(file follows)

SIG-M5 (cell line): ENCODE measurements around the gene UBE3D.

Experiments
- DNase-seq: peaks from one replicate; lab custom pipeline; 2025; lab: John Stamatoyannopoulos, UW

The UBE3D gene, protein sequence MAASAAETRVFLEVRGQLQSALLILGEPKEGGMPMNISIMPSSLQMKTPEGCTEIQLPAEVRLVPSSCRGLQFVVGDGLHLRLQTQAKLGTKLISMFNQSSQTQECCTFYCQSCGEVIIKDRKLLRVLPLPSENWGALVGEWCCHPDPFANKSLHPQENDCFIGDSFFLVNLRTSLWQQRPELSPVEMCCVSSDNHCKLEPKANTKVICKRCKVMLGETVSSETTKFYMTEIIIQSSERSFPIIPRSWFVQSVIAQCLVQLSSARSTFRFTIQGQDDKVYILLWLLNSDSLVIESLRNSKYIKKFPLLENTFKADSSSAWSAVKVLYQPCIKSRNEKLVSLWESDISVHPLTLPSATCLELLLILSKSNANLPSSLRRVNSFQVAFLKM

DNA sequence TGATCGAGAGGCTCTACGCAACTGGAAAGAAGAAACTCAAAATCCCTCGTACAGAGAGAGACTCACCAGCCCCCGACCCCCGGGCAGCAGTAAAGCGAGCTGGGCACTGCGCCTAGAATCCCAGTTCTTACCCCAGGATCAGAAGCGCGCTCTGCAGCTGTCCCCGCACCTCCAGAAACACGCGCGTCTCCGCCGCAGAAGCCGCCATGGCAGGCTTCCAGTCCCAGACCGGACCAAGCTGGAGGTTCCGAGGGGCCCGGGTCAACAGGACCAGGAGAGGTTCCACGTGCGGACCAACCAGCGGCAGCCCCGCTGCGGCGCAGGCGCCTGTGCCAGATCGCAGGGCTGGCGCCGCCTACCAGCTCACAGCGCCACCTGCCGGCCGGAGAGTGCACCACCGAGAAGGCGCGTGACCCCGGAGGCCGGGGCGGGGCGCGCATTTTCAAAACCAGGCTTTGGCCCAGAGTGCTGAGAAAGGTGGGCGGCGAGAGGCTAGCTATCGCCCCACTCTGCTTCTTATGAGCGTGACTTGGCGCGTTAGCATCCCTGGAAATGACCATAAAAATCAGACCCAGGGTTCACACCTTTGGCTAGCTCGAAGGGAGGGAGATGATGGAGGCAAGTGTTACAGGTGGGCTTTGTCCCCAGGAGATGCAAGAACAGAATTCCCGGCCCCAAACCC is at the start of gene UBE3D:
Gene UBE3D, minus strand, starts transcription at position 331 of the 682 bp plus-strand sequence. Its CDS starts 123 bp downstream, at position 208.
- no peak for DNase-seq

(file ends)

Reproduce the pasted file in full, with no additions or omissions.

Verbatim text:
SIG-M5 (cell line): ENCODE measurements around the gene UBE3D.

Experiments
- DNase-seq: peaks from one replicate; lab custom pipeline; 2025; lab: John Stamatoyannopoulos, UW

The UBE3D gene, protein sequence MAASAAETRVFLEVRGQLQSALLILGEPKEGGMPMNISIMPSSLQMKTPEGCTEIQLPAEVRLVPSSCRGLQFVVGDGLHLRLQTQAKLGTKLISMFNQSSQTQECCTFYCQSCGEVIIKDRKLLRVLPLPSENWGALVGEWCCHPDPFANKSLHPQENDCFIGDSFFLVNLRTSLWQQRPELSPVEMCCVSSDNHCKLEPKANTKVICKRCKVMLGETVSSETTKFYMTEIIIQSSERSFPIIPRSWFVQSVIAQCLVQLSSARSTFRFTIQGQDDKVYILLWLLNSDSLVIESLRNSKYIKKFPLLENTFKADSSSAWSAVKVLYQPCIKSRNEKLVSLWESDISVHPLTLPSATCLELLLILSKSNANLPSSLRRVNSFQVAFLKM

DNA sequence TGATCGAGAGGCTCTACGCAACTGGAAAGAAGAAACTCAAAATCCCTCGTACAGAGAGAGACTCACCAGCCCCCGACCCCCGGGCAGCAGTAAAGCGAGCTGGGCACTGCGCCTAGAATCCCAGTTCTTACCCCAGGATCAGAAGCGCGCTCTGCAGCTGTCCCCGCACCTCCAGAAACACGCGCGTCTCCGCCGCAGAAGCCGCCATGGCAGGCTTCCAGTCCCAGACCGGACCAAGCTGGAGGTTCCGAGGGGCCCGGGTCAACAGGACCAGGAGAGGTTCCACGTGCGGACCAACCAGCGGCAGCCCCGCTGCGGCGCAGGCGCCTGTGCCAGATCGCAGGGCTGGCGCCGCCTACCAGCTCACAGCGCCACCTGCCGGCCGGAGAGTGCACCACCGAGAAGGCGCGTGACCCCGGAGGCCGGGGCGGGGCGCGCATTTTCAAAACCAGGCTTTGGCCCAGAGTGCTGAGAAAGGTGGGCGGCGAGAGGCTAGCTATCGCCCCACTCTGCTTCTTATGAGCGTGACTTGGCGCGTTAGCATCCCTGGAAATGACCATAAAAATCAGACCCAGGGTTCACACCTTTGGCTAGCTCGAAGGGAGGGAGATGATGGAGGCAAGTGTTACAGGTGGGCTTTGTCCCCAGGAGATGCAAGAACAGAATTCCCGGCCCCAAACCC is at the start of gene UBE3D:
Gene UBE3D, minus strand, starts transcription at position 331 of the 682 bp plus-strand sequence. Its CDS starts 123 bp downstream, at position 208.
- no peak for DNase-seq